Women’s concerns for life, justice and peace need to be heard loud and clear at the World Council of Churches' (WCC) upcoming assembly, say African women.
The comments were made at the 90th anniversary of the Presbyterian Church of East Africa (PCEA) Woman’s Guild, held recently in Kenya.
The PCEA Woman’s Guild conference addressed the theme “Look to Jesus and live” (Hebrews 12:2) from 29 August to 1 September 2013 at the Kabarak University, Nakuru, Kenya.
The gathering brought together 2,500 women participants from around the world.
Veronica Mushiri, organiser of the Woman’s Guild, wished “God’s blessings” upon the preparations for the WCC assembly, which will take place from 30 October to 8 November, including pre-assembly events on 28 to 29 October, in Busan, Republic of Korea. The assembly is based on the theme, “God of life, lead us to justice and peace”.
Mushiri expressed her hopes for a positive and influential presence of the PCEA Woman’s Guild movement at the WCC assembly, as the WCC has been an important partner to the churches in promoting women’s empowerment in the East Africa region.
The PCEA Woman’s Guild conference encouraged discussions on several issues including women’s sexual and reproductive health, HIV and AIDS, violence against women, drug abuse and alcoholism, the law of succession and the new Kenyan marriage bill. Male participants, including representatives of the men’s fellowship of the PCEA, also shared reflections on the theme.
Participants also discussed ways of addressing stigma and lack of mutuality in light of the current statistics of 52 per cent HIV infections happening in the nation’s heterosexual marriages, with women representing the majority of the infected. The discussion also pointed out that Kenyan statistics show a high number of abortions, especially among young women. This phenomenon helps in understanding the factors contributing towards the existing maternal death rates in Kenya.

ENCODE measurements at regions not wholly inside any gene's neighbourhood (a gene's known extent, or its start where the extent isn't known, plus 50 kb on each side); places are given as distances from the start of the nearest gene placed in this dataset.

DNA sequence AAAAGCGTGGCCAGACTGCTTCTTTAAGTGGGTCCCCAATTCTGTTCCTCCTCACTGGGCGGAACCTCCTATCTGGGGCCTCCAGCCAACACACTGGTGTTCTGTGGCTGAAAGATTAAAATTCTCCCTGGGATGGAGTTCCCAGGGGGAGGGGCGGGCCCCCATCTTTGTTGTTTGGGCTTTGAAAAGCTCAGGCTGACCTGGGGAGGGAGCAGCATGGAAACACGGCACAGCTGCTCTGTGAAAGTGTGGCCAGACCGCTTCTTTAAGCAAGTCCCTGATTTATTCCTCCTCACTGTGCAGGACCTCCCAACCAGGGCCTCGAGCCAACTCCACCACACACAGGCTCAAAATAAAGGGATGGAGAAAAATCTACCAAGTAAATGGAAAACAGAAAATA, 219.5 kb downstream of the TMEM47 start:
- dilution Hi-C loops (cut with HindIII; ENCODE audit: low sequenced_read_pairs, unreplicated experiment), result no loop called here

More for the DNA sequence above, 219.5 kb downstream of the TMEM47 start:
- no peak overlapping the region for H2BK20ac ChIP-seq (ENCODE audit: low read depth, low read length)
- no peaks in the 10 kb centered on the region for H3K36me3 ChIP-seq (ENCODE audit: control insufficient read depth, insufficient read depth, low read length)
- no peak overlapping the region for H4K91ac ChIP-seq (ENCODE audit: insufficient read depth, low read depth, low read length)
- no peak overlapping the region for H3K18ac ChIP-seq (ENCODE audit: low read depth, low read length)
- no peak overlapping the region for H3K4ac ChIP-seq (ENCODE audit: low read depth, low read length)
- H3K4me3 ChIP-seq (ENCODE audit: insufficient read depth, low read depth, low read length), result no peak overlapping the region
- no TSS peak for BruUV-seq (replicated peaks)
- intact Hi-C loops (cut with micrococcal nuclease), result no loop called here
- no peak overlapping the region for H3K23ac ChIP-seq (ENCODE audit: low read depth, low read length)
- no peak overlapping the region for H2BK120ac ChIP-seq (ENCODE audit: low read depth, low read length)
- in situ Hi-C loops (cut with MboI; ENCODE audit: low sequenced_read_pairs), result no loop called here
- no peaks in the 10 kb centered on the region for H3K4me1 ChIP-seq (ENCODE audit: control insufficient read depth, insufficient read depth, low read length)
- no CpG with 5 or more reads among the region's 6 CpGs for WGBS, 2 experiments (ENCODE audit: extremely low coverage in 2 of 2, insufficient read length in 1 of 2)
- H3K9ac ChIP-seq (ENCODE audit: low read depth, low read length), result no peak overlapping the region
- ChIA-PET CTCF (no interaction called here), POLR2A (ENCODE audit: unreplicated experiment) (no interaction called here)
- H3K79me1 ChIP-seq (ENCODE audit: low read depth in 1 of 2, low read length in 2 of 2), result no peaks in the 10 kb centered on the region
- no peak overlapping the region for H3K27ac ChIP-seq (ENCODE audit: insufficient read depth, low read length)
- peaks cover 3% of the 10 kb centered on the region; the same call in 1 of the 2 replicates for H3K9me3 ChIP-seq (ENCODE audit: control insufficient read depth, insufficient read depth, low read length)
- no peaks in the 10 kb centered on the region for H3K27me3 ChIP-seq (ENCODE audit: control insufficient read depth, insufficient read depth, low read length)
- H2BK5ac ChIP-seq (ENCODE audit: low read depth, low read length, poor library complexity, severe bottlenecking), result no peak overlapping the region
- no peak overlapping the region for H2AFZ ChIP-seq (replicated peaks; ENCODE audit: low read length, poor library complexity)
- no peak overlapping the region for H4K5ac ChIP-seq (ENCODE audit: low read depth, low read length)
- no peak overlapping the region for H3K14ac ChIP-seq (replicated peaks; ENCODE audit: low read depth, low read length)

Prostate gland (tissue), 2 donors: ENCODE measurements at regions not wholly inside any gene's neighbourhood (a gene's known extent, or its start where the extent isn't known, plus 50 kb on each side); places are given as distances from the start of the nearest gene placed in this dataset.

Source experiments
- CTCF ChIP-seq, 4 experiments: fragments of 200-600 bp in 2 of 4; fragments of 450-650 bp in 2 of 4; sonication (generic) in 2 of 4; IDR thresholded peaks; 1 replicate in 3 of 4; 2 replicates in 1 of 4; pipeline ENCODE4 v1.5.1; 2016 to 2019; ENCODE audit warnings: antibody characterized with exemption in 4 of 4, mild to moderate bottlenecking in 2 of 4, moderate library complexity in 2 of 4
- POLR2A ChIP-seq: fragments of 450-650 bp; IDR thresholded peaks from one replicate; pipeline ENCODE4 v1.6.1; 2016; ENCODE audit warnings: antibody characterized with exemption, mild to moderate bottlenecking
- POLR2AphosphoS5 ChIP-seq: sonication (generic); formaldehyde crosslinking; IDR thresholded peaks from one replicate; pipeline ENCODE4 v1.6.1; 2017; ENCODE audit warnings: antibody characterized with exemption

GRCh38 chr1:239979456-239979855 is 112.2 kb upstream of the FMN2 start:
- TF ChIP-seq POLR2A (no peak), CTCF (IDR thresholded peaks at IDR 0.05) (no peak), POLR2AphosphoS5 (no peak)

The 90th anniversary included a ceremony honouring women who have made significant contributions to the PCEA and communities in East Africa.
WCC staff member the Rev Dr Nyambura Njoroge was honoured at the ceremony. Njoroge is coordinator for the WCC’s Ecumenical HIV and AIDS Initiative in Africa project, and was the first woman to be ordained to the ministry in the PCEA in 1982. She received a PhD in Christian ethics from Princeton Theological Seminary in 1992. Her thesis focused on Woman’s Guild’s work in resisting female genital mutilation.
Dr Fulata Mbano-Moyo, WCC programme executive for Women in Church and Society, who represented the WCC at the conference, received the award on behalf of Njoroge.
Website of the WCC 10th Assembly: http://wcc2013.info/en
WCC programme on Women in Church and Society: http://www.oikoumene.org/en/what-we-do/women-in-church-and-society